The first aircraft carrying humanitarian supplies arrived in Tonga on Thursday, five days after the South Pacific island nation was hit by a volcanic eruption and tsunami that devastated communities and spoiled most of its drinking water.
A Royal New Zealand Air Force C-130 Hercules landed in Tonga's Fua'amotu International Airport, a defence spokesperson said, after a blanket of volcanic ash was cleared off the runway.
An Australian Globemaster military transport aircraft also landed.
"The C-17A flight today was made possible thanks to the tireless efforts of Tongan authorities who have worked to clear a thick layer of volcanic ash from the runway," Australian Defence Minister Peter Dutton said in a statement.
Dutton said the aircraft was loaded with supplies including water desalination equipment, shelter, kitchens, and a sweeper to help remove ash from the airport. A second Australian aircraft was due to make the flight on Thursday.
The New Zealand aircraft was carrying humanitarian aid and disaster relief supplies, including kits for temporary shelters, generators, hygiene and family kits, and communications equipment, Foreign Minister Nanaia Mahuta said in a statement.
The delivery of the supplies brought in by both aircraft was contactless to ensure Tonga remains free of the coronavirus.
The Hunga Tonga-Hunga Ha'apai volcano erupted with a deafening explosion on Saturday, sending tsunami waves rolling across the archipelago that killed at least three people and destroyed villages, resorts and many buildings and knocked out communications for the nation of about 105,000 people.
Rachael Moore, Australia's high commissioner to Tonga, said the loss of property had been "catastrophic".
"Along the western beaches there is a moonscape where once beautiful resorts and many, many homes stood," Moore told Australian radio, adding that drinking water was "an extremely high priority".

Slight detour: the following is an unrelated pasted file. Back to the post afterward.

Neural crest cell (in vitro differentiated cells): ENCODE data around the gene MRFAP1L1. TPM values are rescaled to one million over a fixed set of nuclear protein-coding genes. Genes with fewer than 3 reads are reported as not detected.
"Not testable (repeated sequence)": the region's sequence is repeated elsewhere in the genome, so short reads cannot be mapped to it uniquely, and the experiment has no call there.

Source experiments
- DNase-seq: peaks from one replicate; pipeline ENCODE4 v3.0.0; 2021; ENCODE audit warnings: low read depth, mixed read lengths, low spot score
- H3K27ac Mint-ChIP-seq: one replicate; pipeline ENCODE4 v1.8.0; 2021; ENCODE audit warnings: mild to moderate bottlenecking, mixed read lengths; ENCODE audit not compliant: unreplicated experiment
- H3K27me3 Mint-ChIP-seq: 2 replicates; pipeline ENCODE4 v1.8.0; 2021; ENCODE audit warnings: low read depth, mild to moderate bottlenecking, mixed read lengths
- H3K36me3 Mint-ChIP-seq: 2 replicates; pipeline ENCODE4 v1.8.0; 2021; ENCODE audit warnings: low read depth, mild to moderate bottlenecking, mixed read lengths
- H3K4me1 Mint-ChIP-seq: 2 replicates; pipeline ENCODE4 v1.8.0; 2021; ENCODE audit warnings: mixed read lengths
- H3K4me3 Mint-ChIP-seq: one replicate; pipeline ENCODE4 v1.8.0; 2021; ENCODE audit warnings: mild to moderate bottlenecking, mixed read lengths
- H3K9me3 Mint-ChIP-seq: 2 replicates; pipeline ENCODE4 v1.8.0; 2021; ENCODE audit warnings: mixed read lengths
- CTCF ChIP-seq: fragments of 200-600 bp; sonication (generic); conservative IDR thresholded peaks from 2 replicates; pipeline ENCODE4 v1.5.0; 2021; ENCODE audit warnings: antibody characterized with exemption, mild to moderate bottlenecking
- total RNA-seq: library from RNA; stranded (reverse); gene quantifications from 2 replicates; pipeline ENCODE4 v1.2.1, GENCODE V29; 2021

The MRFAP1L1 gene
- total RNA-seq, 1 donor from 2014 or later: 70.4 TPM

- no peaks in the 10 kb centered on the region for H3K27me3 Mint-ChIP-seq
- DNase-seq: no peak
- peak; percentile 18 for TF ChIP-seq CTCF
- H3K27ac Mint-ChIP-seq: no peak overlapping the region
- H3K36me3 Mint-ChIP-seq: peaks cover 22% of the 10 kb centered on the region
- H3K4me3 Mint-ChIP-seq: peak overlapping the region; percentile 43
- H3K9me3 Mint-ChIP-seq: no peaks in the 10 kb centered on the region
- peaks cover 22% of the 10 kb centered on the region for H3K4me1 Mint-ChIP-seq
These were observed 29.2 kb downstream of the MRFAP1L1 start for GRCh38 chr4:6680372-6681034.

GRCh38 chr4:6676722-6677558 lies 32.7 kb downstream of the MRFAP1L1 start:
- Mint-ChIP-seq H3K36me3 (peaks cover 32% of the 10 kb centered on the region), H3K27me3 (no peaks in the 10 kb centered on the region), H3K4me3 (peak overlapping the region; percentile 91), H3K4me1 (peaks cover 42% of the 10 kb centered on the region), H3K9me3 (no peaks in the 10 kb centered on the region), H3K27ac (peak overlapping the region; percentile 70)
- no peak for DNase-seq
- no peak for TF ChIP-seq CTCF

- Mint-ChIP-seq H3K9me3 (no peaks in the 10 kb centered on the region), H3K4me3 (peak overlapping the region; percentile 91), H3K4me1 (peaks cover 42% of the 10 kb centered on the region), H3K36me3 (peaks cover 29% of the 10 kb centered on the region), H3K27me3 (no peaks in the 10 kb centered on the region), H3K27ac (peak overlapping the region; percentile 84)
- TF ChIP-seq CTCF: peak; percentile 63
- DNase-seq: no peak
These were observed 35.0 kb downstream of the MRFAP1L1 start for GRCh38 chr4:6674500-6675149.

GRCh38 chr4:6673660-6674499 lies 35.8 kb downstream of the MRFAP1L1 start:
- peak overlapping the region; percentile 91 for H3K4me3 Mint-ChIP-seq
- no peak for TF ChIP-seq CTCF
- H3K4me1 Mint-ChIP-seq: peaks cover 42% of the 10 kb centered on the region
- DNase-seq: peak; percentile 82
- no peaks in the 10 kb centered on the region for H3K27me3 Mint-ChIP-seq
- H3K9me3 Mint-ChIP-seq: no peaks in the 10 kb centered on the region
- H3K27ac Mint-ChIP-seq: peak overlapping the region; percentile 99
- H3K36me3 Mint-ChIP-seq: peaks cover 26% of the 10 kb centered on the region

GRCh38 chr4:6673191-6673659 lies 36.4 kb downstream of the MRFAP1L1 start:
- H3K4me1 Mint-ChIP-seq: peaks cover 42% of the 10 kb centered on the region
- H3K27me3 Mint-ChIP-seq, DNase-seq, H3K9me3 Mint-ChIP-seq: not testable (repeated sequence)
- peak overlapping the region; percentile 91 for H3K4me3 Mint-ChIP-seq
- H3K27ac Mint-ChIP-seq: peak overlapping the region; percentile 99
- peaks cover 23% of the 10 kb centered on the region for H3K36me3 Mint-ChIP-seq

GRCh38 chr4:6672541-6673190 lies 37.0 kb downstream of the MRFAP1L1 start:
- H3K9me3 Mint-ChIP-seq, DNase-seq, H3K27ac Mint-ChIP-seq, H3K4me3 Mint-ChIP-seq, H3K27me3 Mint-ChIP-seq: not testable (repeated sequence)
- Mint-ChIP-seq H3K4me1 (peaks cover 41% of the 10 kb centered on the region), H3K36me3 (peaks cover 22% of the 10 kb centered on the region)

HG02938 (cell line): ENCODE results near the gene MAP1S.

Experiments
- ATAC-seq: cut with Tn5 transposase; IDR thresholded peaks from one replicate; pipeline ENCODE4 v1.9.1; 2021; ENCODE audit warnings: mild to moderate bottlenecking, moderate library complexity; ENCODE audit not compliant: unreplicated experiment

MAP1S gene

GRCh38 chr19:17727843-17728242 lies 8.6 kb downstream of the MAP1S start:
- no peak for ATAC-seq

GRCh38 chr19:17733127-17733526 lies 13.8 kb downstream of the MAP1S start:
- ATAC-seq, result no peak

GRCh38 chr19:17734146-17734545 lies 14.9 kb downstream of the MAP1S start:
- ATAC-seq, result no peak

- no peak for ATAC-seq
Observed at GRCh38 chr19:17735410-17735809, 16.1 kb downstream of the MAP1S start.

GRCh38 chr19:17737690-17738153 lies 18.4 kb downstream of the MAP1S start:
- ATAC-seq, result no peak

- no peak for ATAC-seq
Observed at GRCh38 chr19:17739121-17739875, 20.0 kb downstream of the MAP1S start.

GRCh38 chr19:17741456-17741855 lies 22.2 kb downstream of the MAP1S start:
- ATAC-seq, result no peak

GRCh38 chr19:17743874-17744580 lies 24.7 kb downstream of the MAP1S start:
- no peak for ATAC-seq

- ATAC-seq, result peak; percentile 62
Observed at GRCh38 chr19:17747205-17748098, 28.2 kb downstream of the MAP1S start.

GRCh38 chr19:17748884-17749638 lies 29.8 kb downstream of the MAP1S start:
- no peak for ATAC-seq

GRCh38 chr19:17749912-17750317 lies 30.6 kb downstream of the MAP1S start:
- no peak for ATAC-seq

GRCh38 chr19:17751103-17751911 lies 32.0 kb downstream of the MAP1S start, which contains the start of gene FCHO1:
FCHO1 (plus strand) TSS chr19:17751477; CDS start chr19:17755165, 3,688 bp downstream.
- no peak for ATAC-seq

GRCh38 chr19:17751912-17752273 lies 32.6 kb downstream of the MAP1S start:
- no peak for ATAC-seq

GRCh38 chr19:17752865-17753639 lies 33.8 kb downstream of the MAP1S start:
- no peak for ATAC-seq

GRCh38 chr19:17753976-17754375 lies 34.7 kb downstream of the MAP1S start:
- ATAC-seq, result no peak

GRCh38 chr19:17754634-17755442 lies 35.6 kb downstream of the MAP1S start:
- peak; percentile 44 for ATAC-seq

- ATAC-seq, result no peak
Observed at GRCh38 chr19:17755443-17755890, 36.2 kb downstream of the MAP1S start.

Telephone links between Tonga and the outside world were reconnected late on Wednesday, though restoring full internet services was likely to take a month or more, according to the owner of the archipelago's sole subsea communications cable.
Speaking to Reuters from the capital, Nuku'alofa, journalist Marian Kupu said Tongans were cleaning up all the dust from the volcanic eruption but feared they may run out of drinking water.
"Each home has their own tanks of water supply but most of them are filled with dust so it's not safe for drinking," Kupu said.
The first of two New Zealand navy ships also arrived on Thursday, its High Commission said. It will check shipping channels and wharf approaches at Tonga's port in preparation for the arrival on Friday of the second ship carrying aid including 250,000 litres of water and desalination equipment that will be able to produce 70,000 litres a day.
An Australian ship is due to set sail on Friday.
Tongans abroad were frantically calling families back home to ensure they are safe.
"It was very relieving to hear from them," said Fatafehi Fakafanua, the speaker of Tonga's legislative assembly, who was in New Zealand when the disaster struck, after making contact with his family.
"They are fine ... The government has advised them to drink bottled water, to cover up when they are outside and also wear masks because of the ash."
The United Nations said that about 84,000 people – more than 80% of the population - has been badly affected by the disaster with safe water being "the biggest life‑saving issue".
The Hunga Tonga-Hunga Ha'apai volcano erupted about 40 miles (65 km) from the Tongan capital with a blast heard 2,300 km (1,400 miles) away in New Zealand.
Waves reaching up to 15 metres (49 feet) hit the outer Ha'apai island group, destroying all the houses on the island of Mango, as well as the west coast of Tonga's main island, Tongatapu, where 56 houses were destroyed or seriously damaged.
Accounts of miraculous escapes are emerging including that of a 57-year-old being hailed as a "real life Aquaman" after recounting how he had to swim at sea for about 27 hours after being swept away by the tsunami.